I’d love their dynamic ad insertion features to be available on all plans. That’s the one thing keeping it from the top spot, even though it’s the service I use and enjoy spending time with the most.
Built by long-time podcaster and developer Dan Benjamin, using the years of experience he gained running 5by5.tv (both content and infrastructure), Fireside is a solid service for those who take their podcast seriously.
Along with audio hosting, analytics and a website for your podcast, Fireside also provides rich show notes, allowing for the addition of host and guest bios, and a blog. If your podcast has multiple hosts who aren’t on every episode, you can specify the hosts that appear on a per-episode basis, and visitors to your website can see who hosted which ones.
For Benjamin, podcasting means going live-to-tape, and having show notes with lots of links, so Fireside has tools that make it easy to gather links to the topics you discuss, while you record.
If you’re relatively new to podcasting, or you just like badges, there’s a lightly gamified element to the Fireside content management system, that lets you earn achievements for reaching important milestones.
|Price||$9.00 per month|
I migrated a few of my personal podcasts over to Fireside, and either I clogged up the system or I was unlucky, as I ran into speed issues and timeouts early on. Since that initial burst of activity, I’ve had no issues with the service.
However, there are elements of the CMS’s design that, as a recovering web developer I understand, but as a user are cumbersome and involve lots of repetition. For example, you can’t add a guest to an episode as you’re uploading. You have to upload your episode, then go elsewhere to create the guest bio, save them, then either select the episode they appear in or go back to the episode you were editing. Stuff like that is user-interface 101, but if you don’t use features like that, it won’t get in your way.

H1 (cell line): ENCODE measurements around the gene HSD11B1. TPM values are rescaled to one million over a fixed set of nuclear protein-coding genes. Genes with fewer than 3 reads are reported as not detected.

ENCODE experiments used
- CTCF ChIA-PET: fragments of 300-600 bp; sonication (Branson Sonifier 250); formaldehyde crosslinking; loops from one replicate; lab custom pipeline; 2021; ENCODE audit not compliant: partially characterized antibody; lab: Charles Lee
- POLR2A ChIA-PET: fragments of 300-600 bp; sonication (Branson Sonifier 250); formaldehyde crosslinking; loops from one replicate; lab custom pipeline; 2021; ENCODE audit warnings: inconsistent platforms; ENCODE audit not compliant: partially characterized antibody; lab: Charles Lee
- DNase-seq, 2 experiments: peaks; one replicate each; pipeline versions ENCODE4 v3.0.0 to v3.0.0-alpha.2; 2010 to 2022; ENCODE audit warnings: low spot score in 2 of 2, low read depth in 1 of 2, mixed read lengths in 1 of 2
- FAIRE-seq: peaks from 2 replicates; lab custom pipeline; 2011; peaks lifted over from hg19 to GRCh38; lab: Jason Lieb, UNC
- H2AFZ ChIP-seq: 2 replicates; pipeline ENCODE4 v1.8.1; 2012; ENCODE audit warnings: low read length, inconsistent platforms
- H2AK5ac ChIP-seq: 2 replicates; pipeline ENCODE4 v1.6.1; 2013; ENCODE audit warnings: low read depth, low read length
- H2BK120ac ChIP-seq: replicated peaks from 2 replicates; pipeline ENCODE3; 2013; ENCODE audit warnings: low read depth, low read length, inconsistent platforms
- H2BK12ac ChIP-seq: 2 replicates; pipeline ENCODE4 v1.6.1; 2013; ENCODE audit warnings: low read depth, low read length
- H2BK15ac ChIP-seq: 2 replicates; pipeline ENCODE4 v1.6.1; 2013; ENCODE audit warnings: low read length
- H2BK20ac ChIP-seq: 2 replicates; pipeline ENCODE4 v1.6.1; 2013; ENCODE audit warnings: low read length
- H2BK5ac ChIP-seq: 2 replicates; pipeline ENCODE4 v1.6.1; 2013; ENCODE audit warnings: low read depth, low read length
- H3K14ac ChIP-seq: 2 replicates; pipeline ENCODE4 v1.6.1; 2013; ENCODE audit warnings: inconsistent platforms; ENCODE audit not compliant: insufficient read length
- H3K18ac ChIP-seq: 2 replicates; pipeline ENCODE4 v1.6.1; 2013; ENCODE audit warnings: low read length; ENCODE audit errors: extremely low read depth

I’d like to see lots more customisation of the website the service generates. I’m delighted with the content, the blog, the fact I can create arbitrary pages and redirect one address to another, but there are only two or three themes, and they all pretty much look the same.
Overall, Fireside is solid, and for many of us, that’s what we need. If you’re intending to run your own website for your podcast, there are probably more cost-effective solutions, but if you want to keep everything in one place, Fireside is a great fit… just don’t expect your podcast website to look sexy.
Up until a couple of years ago, Buzzsprout was something of an also-ran, but has seen major growth since 2018 and is now arguably the world’s biggest podcast host.
They share a lot of user-interface DNA with Libsyn, Podbean and similar companies that arose in the early 2000s, but since 2020 have been leading the charge in adoption of standards like the Podcast Index’s
The company’s vast educational resources, predictable pricing (including a free tier) and their somewhat silly name position Buzzsprout as a solid service for the hobbyist looking to flex their muscles. Podcasters looking to host their own website will likely want something more flexible than the out-of-the-box solution, but for all their positioning as a casual service for beginners, it has features and support for those ready to take their podcast more seriously, including IAB-certified analytics, dynamic content insertion, transcription, and an attractive embeddable player.
|Price||$12.00 per month|
RSS.com bills itself as an easy way to upload and manage podcasts. The service offers one-click submission to several podcast directories, and partners with Podcorn to provide customers with access to sponsorship opportunities.
Chief among the benefits for new podcasters with only one show is there is essentially one price to pay, forever. Their “all-in-one” plan offers unlimited downloads, but customers pay per podcast, and there isn’t a way to manage multiple podcasts under the same account.
|Price||$4.99 per month|